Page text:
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Naval Battle off Guadalcanal

Discussion in 'Naval Warfare in the Pacific' started by LRusso216, Nov 12, 2010.

  1. lwd

    lwd Ace

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  2. mikebatzel

    mikebatzel Dreadnaught

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    I pre-ordered my copy back around Thanksgiving. Just two more weeks of waiting. I"ve found it difficult finding solid information on some of the other battles in the Guadalcanal, so I'm really hoping for a solid account on Tassafaronga and Kolombangara in particular.
     
  3. Tiornu

    Tiornu Member

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    I doubt he addresses Kolombangara.
    The gunfire hit Atlanta shortly after the torpedo damage. Atlanta reported that the attacker took a "slightly converging course" as Atlanta swung southward. I don't see anything in San Fran's report about a friendly fouling her range. There are, however, some poignant comments about the need for an emergency identification system.
     
  4. LRusso216

    LRusso216 Graybeard Staff Member Patron  

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    If this book is anywhere near as good as Last Stand of the Tin Can Sailors it will be well worth having. I can see it being added to my Kindle when it comes out.
     
  5. Slipdigit

    Slipdigit Good Ol' Boy Staff Member WW2|ORG Editor

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    <perk> A new book by Hornfischer....and I have $100 in Booksamillion gift cards burning a hole in my wallet. Hmmm
     
  6. LRusso216

    LRusso216 Graybeard Staff Member Patron  

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    Hmm. How about gifting one of your mods (hint, hint) with a copy?
     
  7. Slipdigit

    Slipdigit Good Ol' Boy Staff Member WW2|ORG Editor

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    well, as muuuccchhhh as I would like to, I just don't see it happening.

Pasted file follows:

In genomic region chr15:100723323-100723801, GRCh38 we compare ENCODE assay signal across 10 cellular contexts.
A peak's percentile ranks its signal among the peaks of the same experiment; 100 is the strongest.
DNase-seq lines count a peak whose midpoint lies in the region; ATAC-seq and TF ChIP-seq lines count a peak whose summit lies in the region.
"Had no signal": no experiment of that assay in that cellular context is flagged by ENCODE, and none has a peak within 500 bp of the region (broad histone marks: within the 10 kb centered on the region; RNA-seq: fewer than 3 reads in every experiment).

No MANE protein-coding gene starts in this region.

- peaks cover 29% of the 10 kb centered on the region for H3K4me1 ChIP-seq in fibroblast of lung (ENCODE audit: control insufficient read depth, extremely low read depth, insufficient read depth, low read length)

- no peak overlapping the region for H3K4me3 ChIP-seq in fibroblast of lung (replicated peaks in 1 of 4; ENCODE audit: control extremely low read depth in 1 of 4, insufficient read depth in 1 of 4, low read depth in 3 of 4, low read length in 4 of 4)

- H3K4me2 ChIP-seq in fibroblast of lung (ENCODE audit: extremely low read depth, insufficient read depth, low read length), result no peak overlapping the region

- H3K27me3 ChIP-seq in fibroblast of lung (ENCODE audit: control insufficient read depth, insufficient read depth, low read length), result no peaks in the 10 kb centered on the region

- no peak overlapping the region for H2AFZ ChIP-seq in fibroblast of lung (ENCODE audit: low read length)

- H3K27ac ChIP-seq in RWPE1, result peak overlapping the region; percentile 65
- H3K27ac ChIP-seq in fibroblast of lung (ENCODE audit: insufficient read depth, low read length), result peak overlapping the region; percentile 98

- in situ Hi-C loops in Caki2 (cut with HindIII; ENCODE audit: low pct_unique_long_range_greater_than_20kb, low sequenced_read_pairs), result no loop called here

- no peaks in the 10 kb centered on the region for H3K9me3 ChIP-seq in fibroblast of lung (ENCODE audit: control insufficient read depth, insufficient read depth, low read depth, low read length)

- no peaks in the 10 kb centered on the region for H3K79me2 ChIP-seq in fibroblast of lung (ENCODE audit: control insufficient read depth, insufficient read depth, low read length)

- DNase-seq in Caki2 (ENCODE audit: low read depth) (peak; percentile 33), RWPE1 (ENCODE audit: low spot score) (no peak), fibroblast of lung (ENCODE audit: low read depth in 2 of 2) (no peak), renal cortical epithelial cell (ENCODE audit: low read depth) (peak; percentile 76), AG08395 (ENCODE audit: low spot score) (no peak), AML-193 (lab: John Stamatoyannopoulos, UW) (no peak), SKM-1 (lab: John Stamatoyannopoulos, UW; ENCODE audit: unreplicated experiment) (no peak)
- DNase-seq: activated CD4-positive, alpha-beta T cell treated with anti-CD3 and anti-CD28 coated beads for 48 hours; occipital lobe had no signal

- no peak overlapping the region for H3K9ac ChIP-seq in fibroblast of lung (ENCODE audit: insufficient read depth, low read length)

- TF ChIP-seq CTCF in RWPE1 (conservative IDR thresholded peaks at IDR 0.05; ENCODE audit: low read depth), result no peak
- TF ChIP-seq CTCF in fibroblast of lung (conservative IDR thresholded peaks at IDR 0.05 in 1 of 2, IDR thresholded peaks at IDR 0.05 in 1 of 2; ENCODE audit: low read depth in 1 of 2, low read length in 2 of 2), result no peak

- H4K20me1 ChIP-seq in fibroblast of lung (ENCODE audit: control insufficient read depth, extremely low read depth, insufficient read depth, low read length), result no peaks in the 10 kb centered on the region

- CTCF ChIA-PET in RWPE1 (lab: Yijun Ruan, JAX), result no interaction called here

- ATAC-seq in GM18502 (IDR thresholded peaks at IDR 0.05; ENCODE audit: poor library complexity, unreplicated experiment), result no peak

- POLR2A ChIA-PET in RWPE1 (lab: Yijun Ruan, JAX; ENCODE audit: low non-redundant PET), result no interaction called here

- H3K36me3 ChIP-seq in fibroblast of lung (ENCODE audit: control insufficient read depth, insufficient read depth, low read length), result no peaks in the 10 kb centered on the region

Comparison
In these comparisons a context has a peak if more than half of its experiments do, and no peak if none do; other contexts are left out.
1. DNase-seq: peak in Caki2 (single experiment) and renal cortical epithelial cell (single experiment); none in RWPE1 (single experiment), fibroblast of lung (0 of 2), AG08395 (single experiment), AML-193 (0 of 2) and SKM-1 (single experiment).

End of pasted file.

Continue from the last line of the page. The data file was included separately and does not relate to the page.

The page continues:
8. ResearcherAtLarge

    ResearcherAtLarge Member

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    syscom3, mikebatzel and LRusso216 like this.
  9. LRusso216

    LRusso216 Graybeard Staff Member Patron  

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    Thanks for this link, Tracy. I'm nearly done with Hornfischer's Neptune's Inferno, so these photos really hit home. I am just in awe of what these ships and the men on them did. If someone tried to write this as fiction, he'd be laughed out of the writing profession. Unbelievable.
     
  10. Poppy

    Poppy grasshopper

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    Nice RAt. Enjoyed that. Awesome dramatic shell impacts... Was /is it possible to deliberately shoot out a search light on an enemy ship miles away? The gunnery skills shown in some battles is pretty amazing.
     
  11. Tiornu

    Tiornu Member

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    You cannot hope to hit a pinpoint target, but you can create a large volume of fire to increase your odds or to intimidate. SoDak scored only two 5in hits that night, so marksmanship was not her forte at the time.
     
  12. Biak

    Biak Adjutant Patron  

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    Since there has been discussions on Guadalcanal I thought I'd bump and add this:

    USS Fletcher DD-445
    Guadalcanal War Diary & Action Report for Nov. 11-13